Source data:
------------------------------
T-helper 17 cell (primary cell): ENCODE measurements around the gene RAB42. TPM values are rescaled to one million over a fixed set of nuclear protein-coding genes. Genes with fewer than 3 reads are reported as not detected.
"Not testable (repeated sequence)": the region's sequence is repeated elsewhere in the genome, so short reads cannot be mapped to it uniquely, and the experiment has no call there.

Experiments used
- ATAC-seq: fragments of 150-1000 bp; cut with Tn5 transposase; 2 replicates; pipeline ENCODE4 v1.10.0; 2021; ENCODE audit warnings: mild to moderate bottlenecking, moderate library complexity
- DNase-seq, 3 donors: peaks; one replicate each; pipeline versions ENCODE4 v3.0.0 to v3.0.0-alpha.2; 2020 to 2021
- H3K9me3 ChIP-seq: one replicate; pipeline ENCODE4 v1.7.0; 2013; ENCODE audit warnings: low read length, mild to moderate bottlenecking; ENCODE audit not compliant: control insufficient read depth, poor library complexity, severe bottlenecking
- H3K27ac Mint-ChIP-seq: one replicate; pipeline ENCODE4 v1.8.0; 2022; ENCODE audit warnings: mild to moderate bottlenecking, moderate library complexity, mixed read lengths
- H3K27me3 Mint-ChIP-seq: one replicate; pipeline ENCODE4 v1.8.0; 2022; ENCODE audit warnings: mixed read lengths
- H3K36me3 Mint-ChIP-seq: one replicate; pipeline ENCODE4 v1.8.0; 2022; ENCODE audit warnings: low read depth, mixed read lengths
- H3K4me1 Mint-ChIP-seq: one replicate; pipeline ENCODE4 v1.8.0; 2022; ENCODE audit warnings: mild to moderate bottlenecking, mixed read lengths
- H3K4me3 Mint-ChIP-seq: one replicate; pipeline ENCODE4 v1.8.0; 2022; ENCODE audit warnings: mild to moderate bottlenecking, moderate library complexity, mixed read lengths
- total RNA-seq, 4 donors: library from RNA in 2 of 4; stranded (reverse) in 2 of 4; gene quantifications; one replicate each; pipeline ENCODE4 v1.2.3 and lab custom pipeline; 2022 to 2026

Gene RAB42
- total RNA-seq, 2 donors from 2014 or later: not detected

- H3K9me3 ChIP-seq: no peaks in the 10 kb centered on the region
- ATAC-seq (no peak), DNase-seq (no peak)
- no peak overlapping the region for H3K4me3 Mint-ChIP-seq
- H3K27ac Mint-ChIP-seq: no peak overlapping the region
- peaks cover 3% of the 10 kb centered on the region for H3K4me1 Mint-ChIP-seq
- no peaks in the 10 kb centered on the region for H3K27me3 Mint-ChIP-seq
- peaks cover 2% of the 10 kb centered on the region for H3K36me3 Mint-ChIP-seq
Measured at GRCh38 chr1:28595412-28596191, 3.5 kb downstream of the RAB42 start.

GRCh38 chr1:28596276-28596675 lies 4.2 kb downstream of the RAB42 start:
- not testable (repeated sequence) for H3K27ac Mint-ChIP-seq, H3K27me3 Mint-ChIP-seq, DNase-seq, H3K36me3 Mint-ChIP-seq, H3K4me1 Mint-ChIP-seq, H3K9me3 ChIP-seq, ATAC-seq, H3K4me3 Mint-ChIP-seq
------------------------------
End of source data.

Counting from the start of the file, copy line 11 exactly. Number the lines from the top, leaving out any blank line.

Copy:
- H3K4me3 Mint-ChIP-seq: one replicate; pipeline ENCODE4 v1.8.0; 2022; ENCODE audit warnings: mild to moderate bottlenecking, moderate library complexity, mixed read lengths